This month, Gemma Forsythe discusses the dental nursing recruitment crisis and her advice for both practice owners and dental nurses during this worrying time.
It is no secret that there is a dental nursing recruitment and retention crisis in the UK.
There are a number of reasons that contribute to this. Today I am going to explore these as well as provide advice for both dental nurses looking for a new role and practice owners who want to recruit a dental nurse.
Why are dental nurses leaving?
There are a number of reasons that contribute to dental nurses leaving practices (or even the profession altogether)!
These could include:
- Lack of challenge or progression within the role
- Low pay for the vast, ever-growing list of responsibilities dental nurses have
- Lack of support and not feeling appreciated
- Appraisals not being carried out, leading to the nurse having no structural vision for the future
- No feedback being given at all – or only negative feedback being offered, but no positive feedback given
- Poor management
- Refusal to deal with issues within the practice.
Advice for practice owners recruiting dental nurses
Don’t lie in the job description – whether that be how many responsibilities the dental nurse will have, or what the atmosphere in the practice is like. The nurse will find out the truth eventually and it may lead to them leaving as your workplace won’t end up being the place for them. You will be back to square one trying to recruit again. Transparency is crucial.
If the pay is so ‘competitive’, list it on the job advert – so many times I have seen practices advertise that their pay is ‘competitive’, but if it was so good, you would be able to be upfront about numbers. In my opinion, this would put me off applying if I don’t have a figure in mind. I understand it can depend on experience, but in this case you can put a starting amount, eg £13.50+ per hour. If this is negotiable due to post-qualification certificates and experience, state this also.
You should also give an idea of what progression avenues there are for dental nurses to go down. Do you offer the chance to train to take intraoral scans? Do you allow them to take radiographs after completing a radiography qualification? Or do you offer an oral health education service allowing them to teach others about keeping a healthy mouth? Give them an idea of what they can expect if they want to develop their career within your practice.
In addition, don’t just list what you want them to be able to do for you. What can you offer them in return? Whether that be employee benefits, GDC fee and indemnity paid, team building days out, an extra day off on their birthday or highlighting what support new staff will be given when they begin working at the practice.
Lastly, don’t advertise on only one platform! Ensure you are not only using job sites or Linkedin, but also sharing the job opening on social media and asking staff at your practice to share too. Many practices stick to advertising in their local area, but you never know if someone who lives a few hours away is re-locating nearby, so share far and wide!
Advice for practice owners to retain dental nurses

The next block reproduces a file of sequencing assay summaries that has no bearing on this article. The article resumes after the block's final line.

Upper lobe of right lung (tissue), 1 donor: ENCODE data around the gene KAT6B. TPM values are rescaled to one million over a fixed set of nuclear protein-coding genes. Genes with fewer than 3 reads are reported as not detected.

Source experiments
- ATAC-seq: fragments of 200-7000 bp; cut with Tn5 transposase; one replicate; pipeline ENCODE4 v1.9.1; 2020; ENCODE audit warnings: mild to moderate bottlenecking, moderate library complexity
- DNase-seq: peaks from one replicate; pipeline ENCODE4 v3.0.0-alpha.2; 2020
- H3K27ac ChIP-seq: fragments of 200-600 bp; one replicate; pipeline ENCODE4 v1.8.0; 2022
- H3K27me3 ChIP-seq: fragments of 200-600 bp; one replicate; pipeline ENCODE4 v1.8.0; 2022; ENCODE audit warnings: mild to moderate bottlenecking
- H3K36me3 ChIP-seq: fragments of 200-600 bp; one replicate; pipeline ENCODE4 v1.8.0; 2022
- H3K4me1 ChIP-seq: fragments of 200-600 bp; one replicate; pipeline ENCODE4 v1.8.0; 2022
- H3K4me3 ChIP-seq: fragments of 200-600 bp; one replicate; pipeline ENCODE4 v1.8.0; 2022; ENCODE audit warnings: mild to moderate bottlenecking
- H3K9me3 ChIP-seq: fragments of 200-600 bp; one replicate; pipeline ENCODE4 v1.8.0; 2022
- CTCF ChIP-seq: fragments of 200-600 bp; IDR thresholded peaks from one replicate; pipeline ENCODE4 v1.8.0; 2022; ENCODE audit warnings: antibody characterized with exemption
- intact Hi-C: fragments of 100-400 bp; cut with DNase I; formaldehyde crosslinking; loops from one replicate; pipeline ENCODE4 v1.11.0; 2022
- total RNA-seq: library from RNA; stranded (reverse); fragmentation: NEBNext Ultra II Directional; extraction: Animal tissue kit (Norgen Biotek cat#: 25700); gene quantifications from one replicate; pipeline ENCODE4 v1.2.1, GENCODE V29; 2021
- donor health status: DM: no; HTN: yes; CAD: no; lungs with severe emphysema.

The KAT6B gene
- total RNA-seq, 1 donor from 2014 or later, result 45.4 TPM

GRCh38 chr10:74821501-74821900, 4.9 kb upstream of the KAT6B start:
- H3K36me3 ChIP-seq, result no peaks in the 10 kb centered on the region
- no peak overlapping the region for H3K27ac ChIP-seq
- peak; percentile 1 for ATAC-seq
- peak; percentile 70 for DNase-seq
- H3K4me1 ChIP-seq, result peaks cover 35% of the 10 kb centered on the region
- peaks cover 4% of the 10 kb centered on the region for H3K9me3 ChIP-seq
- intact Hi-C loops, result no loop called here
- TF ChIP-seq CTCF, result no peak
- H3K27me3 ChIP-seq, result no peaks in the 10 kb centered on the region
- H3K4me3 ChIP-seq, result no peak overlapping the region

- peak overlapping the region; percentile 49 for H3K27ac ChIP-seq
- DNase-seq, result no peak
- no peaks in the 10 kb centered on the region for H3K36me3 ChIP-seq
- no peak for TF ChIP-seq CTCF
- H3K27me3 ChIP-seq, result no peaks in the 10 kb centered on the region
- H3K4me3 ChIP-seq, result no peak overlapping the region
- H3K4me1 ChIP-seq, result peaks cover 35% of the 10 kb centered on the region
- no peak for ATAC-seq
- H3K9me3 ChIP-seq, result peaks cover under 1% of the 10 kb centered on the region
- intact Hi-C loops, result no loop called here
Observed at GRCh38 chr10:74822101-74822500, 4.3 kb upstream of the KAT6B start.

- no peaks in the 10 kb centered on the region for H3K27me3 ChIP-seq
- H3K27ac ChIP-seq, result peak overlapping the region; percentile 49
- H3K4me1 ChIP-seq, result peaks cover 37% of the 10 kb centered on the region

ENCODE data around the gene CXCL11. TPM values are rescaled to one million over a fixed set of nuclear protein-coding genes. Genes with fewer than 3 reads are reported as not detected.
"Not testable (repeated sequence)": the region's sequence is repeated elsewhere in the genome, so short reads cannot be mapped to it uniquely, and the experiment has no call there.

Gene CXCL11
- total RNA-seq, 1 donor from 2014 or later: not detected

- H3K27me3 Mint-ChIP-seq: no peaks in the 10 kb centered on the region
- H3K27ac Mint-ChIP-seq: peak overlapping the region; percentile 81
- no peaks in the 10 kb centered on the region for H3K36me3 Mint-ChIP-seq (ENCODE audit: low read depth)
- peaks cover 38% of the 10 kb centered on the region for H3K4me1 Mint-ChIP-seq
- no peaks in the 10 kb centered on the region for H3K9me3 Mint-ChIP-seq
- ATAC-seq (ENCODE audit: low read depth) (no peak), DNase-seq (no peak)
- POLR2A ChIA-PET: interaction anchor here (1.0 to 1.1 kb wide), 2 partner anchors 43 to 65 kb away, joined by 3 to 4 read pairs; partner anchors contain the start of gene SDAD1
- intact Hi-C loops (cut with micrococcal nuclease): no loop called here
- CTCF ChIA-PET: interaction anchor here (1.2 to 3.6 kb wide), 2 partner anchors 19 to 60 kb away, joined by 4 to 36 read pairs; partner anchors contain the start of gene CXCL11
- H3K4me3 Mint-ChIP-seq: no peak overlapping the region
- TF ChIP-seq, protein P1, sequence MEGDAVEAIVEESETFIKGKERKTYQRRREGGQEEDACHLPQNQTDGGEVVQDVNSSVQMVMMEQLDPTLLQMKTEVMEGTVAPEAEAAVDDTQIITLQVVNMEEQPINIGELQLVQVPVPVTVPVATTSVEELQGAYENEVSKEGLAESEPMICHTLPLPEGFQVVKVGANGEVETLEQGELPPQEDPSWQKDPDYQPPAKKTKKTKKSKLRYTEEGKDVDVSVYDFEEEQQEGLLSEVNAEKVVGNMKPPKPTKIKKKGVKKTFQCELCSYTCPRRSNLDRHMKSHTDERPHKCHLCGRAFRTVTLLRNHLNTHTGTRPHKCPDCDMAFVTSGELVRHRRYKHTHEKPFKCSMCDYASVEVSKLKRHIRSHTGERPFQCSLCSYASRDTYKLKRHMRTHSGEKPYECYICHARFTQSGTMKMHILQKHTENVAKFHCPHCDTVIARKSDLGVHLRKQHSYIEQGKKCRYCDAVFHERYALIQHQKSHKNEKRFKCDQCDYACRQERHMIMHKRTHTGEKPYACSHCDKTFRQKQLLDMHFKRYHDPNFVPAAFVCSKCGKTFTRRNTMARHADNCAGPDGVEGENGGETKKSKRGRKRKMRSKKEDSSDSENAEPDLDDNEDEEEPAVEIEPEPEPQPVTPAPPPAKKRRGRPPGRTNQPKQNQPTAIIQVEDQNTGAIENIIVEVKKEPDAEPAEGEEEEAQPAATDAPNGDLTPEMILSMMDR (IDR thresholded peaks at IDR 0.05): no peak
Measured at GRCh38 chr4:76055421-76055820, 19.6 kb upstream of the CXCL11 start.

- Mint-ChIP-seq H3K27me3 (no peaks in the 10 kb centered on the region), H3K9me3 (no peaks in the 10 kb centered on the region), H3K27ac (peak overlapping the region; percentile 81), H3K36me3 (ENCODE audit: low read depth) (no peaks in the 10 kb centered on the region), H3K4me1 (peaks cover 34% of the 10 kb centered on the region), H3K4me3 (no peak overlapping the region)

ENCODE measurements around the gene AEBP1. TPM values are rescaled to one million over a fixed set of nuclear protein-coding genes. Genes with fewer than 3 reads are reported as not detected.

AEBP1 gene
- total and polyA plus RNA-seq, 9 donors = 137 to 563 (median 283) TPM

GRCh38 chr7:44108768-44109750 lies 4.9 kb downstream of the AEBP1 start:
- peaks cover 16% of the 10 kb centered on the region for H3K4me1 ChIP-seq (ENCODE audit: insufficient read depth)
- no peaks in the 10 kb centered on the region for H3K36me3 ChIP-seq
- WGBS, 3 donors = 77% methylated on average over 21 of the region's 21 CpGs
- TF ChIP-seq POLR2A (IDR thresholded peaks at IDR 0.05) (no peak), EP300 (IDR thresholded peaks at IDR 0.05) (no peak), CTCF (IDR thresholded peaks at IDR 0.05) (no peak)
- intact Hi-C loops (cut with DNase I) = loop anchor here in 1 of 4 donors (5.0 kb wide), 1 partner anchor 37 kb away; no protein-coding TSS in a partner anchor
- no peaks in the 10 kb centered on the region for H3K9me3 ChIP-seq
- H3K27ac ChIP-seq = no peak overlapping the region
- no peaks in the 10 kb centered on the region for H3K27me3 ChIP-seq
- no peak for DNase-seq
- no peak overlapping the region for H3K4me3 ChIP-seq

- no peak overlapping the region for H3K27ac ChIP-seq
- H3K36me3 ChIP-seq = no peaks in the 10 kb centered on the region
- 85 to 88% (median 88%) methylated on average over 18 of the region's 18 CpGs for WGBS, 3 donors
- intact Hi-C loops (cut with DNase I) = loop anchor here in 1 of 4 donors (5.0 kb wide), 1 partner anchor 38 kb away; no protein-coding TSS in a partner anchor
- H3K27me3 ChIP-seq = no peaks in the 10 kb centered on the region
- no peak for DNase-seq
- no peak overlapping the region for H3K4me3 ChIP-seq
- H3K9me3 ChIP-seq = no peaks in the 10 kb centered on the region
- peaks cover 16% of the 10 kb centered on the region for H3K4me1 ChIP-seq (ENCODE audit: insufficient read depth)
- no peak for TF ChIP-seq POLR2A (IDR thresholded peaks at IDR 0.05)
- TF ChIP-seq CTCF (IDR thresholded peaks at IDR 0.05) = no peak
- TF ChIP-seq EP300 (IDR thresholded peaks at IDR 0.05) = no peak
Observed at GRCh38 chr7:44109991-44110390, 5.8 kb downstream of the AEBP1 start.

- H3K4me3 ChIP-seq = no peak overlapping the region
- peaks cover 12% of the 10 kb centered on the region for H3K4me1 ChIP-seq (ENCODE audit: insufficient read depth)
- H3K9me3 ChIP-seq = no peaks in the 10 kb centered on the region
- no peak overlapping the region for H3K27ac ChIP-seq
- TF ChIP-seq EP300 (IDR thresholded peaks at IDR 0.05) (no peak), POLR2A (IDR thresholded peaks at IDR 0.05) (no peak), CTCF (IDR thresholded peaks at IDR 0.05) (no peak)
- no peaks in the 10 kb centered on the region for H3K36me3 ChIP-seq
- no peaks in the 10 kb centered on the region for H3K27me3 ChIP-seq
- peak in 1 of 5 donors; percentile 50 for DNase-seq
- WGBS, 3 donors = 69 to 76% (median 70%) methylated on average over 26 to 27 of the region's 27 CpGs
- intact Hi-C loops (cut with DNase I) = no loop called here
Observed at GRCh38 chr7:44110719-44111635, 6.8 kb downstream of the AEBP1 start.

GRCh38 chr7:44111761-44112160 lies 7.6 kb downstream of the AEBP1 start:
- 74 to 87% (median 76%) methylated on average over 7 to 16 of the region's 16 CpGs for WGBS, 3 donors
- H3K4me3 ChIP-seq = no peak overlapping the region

- Respect work-life balance
- Fair and competitive pay
- Encourage open dialogue and feedback
- Reward hard work
- Regular appraisals
- Make staff feel appreciated
- Be upfront about expectations
- Ensure you follow through with things that may have been promised at the interview stage.
Advice for dental nurses looking for a new role
Ensure you don’t only focus on what you can offer that practice, but have questions ready so you can get to know whether the practice will suit you. For example, are the hours/days flexible? Will you be working with the one clinician or will you rotate? What career pathways are available to you in order to progress?
As there is currently such a shortage of dental nurses, and practices are struggling to recruit and retain, it is a good time for negotiation. If they have given you a figure you are not happy with in terms of pay, do not be afraid to negotiate. It can help if you explain that the figure you have in mind reflects the responsibilities you will have, the post-qualification certificates you have, and the experience you have etc.
In addition, when attending an interview for a practice, ensure you have done your research. For example, what treatments do they offer? How many staff work there? What is it that attracted you to the practice? The interviewer will be impressed that you have researched the practice and know some information about it.
In addition, if you know you’d like to work in a certain practice but they are not currently hiring, it cannot hurt to email your CV to them. You never know when they will be looking for a new team member and you have shown by doing this that you are proactive and really interested in the practice.
Lastly, in some cases, dental nurses think dentistry is not for them anymore because they are fed up and underappreciated. If you feel like this, try another practice out and give it one more chance. I felt like this myself in a previous practice and was ready to pack in a role that I knew I was good at and that I enjoyed because I wasn’t happy in that environment. I am now in a lovely practice where I really enjoy going to work and where I am really well supported.
It really is worth giving dental nursing another go somewhere else.
Catch up with previous Nursing Matters columns:
- Hayley O’Neill on saving dental nursing
- Caring for stroke survivors
- Managing stress in dentistry
- The Molar Mindset: the new wellbeing platform for dental nurses
- Get your patients involved this Flossuary!
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